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In our Trends section, we updated all GEO and SRA-related charts with the latest data. The previous data update was done during Aug-Sep 2011. In future, we expect to update data almost daily and post summary commentaries every six month or so.
In the next few commentaries, we would like to discuss our observations regarding change in global transcriptomics landscape. Please keep in mind that 2012 numbers in these charts are only for the first 2.5 months. Therefore, they need to be multiplied by a scaling factor of 5 to estimate yearly numbers.
Let us first review the data for countries and cities. Here is the distribution for all countries -
Corresponding chart from end of August 2011 is shown below.
USA still remains the undisputed leader in global transcriptomics research and US numbers continue to grow by leaps and bounds. The numbers for other countries are difficult to read in the above chart, because the software rounds them up to nearest 1K. The following charts will give better numbers for different countries.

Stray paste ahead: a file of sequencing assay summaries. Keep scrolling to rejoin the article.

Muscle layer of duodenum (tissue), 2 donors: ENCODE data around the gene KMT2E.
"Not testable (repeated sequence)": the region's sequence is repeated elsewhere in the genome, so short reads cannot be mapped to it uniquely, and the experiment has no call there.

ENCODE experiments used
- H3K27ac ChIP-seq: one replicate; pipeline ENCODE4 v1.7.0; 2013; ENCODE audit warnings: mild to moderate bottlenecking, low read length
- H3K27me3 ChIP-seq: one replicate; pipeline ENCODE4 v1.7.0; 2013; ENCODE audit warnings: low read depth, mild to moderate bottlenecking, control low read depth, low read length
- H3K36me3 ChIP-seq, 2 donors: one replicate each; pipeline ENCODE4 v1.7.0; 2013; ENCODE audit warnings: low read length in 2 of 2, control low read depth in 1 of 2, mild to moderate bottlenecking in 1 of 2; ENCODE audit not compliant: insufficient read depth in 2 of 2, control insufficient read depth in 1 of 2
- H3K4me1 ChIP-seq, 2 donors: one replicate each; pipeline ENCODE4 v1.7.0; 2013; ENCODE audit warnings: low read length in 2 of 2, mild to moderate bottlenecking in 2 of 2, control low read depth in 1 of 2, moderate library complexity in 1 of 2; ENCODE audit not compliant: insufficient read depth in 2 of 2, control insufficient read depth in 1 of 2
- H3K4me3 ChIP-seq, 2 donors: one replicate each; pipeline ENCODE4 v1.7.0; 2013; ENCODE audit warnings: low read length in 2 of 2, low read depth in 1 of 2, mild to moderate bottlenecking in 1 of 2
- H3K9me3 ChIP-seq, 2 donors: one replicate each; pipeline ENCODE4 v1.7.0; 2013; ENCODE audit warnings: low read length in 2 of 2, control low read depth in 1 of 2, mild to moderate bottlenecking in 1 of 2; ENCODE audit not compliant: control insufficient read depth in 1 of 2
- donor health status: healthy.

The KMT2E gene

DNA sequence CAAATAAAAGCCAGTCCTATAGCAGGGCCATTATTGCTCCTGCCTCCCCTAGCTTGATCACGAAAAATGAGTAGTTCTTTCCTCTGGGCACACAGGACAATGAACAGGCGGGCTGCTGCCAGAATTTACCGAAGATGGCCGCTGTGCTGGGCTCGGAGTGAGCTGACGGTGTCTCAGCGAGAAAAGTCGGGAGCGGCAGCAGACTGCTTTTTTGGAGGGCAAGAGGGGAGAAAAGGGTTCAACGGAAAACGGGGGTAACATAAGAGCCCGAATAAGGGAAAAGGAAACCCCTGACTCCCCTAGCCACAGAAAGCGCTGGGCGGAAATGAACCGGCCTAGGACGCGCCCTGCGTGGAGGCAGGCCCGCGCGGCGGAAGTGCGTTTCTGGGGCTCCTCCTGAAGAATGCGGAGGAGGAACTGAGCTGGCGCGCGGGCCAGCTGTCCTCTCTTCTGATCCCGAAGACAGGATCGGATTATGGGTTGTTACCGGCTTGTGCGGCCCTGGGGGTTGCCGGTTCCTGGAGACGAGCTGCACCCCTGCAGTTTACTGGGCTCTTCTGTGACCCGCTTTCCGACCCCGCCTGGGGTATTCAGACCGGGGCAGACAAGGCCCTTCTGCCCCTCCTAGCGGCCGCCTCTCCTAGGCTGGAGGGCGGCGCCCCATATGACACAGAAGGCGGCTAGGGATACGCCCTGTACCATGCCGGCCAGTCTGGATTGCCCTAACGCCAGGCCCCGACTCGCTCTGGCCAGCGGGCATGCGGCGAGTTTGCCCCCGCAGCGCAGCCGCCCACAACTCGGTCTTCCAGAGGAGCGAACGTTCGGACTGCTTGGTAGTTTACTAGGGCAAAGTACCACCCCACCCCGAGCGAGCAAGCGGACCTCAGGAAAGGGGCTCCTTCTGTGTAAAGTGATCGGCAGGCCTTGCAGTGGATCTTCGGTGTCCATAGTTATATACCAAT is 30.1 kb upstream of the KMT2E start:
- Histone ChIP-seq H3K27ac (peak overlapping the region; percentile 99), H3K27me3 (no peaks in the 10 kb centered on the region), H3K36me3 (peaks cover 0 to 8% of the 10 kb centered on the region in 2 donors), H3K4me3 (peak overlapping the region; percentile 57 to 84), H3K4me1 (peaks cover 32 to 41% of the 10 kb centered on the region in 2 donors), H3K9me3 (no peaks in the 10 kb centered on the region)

One point of caution in interpreting the above charts - we noticed that some European experiments get submitted only to Array express at EBI and not to NCBI GEO. We are looking into those numbers to find out how much discrepancy is caused by such preference in submission, and the information will be presented in a later commentary. Nevertheless, trends for individual countries, as shown in the following charts, should be less biased by submission preferences.
USA (15th March, 2012) -
USA (end of August, 2011) -
Two things to note -
(i) The last four months’ submissions in 2011 (1400) came out to be comparable to the first 8 months (1727), and took the final 2011 tally to way over 2010. Other countries showed similar patterns.
(ii) 2012 is on a healthy start with 657 submissions in the first 2.5 months (3300 annualized).
Among other countries, UK is showing phenomenal growth during early 2012. (The 2007 peak in the following chart is an artifact that came from submission of large number of Arabidopsis measurements from one publication).
Japan is also appearing strong, and France and China are reporting transcriptomic measurements at rates comparable to last year.
On the other hand, Germany and Canada are showing dismal figures in early
- Especially, Canada will go back to lower numbers of 2009 after having two strong years in 2010 and 2011, if the same trends continue.